I’m standing between locks 8 and 7 on the Farmer’s Gate flight of locks on a footbridge which goes over an old spur which is called the Whitmore Arm which was used to bring sand, casting sand down to the foundries in the quarter. What I love about this bridge is that it’s a cast iron bridge and you can actually see the grooves that the ropes that used to tow the canal boats along this stretch of the canal actually on the side of the bridge where the horses have been pulling them. So really, in effect, you can touch history here. You can see how it’s been left.
— Participant, MapLocal project, Jewellery Quarter, Birmingham

MapLocal was a project funded by the Arts and Humanities Research Council as part of its Connected Communities programme that ran from 2012-2013. It developed and   piloted a smartphone app (‘MapLocal’) for use in neighbourhood planning. The   app was designed to be tested two in neighbourhoods in Birmingham, Balsall   Heath and the Jewellery Quarter, that were engaging with neighbourhood   planning as part of the Goverment’s localism agenda. A total of 50 people   took part in the pilot. The application gave participants the chance to   produce photographs, notes of preference, voice comments and boundary data,   all of which were automatically tagged to their location within the neighbourhood   using GPS (‘sat-nav’) technology. These materials were then uploaded to a   collective map for the community.  The   pilot generated 626 audio clips and over 1000 photographs and proved to be a   useful tool for undertaking the first stage of a community planning exercise.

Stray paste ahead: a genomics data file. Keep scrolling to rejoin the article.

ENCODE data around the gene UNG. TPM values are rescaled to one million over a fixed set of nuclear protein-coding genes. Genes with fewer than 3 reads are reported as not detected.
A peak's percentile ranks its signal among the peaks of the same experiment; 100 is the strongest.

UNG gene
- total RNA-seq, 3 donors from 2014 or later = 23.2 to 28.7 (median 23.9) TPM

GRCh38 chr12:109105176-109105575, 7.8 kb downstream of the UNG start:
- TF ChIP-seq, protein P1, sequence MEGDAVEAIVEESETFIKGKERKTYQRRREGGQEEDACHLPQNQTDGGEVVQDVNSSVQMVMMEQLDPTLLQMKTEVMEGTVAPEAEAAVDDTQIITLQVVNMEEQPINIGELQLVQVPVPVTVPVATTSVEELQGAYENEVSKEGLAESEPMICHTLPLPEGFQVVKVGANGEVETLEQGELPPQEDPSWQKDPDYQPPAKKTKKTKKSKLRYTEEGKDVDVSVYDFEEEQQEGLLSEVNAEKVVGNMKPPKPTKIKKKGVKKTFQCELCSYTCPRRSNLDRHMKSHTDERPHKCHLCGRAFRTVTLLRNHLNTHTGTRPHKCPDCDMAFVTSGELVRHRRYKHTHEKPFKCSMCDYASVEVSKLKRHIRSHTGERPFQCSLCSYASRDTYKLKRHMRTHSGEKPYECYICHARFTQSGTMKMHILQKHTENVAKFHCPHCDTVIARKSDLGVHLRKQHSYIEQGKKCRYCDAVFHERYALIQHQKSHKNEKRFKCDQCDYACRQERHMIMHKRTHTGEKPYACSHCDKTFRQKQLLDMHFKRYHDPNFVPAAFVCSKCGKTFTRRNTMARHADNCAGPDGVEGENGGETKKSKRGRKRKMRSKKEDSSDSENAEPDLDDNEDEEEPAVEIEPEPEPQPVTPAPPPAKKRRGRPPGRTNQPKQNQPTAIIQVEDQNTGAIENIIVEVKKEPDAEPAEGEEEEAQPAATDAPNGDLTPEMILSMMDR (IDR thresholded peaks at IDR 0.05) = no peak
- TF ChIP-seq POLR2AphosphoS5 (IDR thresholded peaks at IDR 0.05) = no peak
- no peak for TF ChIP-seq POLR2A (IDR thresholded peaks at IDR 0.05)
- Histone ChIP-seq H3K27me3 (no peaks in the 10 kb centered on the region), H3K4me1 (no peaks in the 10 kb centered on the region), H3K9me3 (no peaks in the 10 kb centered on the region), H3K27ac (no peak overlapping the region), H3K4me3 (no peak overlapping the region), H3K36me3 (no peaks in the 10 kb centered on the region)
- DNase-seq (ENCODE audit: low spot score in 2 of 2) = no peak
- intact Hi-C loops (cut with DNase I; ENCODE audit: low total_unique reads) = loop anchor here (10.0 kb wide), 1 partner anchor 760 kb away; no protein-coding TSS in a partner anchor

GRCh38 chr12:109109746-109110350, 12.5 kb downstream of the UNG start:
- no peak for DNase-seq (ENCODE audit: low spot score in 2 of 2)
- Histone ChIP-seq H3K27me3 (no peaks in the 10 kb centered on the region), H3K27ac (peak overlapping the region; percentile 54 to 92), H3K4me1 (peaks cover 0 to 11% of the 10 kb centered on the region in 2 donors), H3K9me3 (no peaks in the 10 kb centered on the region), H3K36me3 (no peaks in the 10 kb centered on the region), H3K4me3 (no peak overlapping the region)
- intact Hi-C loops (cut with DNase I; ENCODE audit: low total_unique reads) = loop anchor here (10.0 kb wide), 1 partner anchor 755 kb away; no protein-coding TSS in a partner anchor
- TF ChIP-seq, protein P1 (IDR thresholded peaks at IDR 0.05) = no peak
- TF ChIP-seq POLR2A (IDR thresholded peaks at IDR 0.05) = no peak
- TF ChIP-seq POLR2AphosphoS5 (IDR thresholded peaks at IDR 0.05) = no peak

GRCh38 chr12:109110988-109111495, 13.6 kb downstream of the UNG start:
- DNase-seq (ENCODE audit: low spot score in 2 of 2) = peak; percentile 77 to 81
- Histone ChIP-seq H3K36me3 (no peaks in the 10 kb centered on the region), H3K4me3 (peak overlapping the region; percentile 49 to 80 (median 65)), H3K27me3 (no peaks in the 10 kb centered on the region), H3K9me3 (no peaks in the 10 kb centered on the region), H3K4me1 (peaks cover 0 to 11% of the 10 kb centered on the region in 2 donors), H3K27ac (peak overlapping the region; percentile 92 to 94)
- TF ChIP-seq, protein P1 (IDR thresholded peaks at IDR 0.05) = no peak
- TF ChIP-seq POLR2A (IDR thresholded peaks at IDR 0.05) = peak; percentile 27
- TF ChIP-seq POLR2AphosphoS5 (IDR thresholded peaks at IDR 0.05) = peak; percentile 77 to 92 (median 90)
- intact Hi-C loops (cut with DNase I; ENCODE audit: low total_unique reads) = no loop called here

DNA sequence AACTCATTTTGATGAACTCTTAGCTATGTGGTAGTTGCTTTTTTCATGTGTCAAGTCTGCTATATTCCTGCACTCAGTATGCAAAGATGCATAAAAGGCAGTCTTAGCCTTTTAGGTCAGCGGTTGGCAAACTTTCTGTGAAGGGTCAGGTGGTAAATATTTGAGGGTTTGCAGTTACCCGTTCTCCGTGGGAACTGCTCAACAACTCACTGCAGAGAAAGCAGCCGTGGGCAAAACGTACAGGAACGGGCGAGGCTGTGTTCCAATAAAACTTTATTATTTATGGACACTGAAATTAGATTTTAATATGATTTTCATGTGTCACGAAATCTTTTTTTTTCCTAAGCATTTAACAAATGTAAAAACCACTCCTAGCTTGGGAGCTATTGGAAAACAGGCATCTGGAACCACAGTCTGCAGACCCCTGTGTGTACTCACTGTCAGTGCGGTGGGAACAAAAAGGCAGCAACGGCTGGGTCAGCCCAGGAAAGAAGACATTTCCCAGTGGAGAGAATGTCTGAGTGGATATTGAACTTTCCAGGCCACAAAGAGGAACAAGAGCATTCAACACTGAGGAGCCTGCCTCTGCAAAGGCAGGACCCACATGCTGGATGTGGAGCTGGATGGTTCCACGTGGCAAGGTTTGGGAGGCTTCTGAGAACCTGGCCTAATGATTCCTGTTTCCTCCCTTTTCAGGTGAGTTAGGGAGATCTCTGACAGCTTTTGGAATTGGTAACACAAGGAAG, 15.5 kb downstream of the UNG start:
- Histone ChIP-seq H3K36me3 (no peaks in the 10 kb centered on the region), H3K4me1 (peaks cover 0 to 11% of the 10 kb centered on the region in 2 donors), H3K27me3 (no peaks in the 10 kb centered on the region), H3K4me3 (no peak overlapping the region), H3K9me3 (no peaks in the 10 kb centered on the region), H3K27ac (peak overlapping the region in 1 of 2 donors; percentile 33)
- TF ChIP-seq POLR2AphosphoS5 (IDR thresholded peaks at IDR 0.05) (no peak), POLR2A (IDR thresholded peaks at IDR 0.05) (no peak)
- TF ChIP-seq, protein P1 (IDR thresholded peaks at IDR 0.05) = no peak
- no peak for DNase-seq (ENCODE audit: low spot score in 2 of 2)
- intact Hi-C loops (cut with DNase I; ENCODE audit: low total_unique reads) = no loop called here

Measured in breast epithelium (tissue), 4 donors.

The project had three key findings. The first is that using this type of technique can bring participation to people rather than requiring people to come to participation. This can significantly extend the range of people involved in these information-gathering exercises. Secondly, by enabling participants to collect materials while walking around their neighbourhood, richer and more experiential data is produced compared to sitting in a meeting or workshop. The third is that this type of holistic information from a broad set of participants can be used not only to inform neighbourhood plan-making but also for other consultation purposes (for example for historic conservation: the app has already been piloted by Worcestershire County Council) as well as prioritising local services at a time of budget cuts and/or moves towards co-production of shared services. 

Colin Lorne made a Flipbook of the MapLocal project and the final report is available here.

The pictures below were all taken in Balsall Heath and the Jewellery Quarter in Birmingham by participants in the project in 2012-2013. 

Antonia Layard, University of Bristol. Contact.